African satellites track human rights crimes
This past week, George Clooney announced an expansion to the Satellite Sentinel Project (SSP), an initiative he co-founded three years ago with the Enough Project’s John Prendergast. The satellite project uses satellite imagery to monitor and warn against human rights abuses in war-torn Africa.
As conflicts in Sudan, South Sudan, the Democratic Republic of the Congo, the Central African Republic, and the surrounding region become more linked with regional criminal networks, SSP will widen its focus to undertake forensic investigations that attempt to reveal how those who are committing mass atrocities are funding their activities and where they are hiding their stolen assets.
Clooney said: “We want to follow the money and find out how these atrocities are funded, who enables them, and what the smart tools are to counter these activities more effectively. Genocide and other human rights crimes are never just spontaneous events. They require planning, they require financing, and they require international indifference to succeed. Where is the money coming from and where is it being hidden? To the extent we can, we want to make it more difficult for those willing to kill en masse to secure their political and economic objectives, and we want to move the needle away from indifference and inaction.”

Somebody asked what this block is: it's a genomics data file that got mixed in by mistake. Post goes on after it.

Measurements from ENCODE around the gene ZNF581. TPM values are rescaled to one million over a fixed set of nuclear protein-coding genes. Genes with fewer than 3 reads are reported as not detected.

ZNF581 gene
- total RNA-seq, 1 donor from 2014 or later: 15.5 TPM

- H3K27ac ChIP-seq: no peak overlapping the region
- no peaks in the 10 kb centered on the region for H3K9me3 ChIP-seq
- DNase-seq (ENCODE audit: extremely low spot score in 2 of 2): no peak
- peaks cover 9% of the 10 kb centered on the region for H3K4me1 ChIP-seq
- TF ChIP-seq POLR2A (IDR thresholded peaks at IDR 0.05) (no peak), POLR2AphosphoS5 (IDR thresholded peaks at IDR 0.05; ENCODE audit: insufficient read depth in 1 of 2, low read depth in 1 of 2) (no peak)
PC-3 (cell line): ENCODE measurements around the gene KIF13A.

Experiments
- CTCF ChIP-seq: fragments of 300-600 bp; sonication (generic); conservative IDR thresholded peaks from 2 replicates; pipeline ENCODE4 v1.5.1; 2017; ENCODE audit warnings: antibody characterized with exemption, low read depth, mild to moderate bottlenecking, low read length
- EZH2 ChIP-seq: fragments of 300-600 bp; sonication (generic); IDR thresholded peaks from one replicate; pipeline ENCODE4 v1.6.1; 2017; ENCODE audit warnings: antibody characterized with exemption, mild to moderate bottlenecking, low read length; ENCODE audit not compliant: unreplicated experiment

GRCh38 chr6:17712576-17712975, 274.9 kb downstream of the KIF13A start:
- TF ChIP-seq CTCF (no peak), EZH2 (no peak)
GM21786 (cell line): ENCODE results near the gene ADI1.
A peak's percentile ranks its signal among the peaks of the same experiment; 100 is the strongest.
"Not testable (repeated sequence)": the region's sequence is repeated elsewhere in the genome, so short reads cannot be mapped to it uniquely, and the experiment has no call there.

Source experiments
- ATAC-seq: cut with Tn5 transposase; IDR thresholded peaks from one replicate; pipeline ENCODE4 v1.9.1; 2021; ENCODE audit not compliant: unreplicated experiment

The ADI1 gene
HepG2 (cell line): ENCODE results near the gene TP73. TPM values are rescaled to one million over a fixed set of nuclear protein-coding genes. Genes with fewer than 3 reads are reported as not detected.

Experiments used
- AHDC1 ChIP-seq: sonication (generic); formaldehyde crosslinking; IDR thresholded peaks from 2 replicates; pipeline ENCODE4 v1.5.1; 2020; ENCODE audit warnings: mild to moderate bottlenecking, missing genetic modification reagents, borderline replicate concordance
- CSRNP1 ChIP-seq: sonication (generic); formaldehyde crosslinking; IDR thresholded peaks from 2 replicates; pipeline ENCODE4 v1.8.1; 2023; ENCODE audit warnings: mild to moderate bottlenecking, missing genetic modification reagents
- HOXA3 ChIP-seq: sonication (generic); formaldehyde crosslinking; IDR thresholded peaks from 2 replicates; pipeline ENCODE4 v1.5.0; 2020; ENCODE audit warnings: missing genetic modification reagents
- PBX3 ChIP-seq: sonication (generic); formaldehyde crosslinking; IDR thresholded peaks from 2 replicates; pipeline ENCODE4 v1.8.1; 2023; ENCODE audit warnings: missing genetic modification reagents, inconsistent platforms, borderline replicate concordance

The other co-founder of the SSP, John Prendergast, said: “We’ll focus on imposing a cost on those that contribute to or facilitate the perpetration of these human rights crimes.”
[The Christian Science Monitor]Tags: Central African Republic, Democratic Republic of the Congo, satellite project, Sudan
This entry was posted in Humanitarian Aid, International Cooperation, Philanthropy by Grant Montgomery.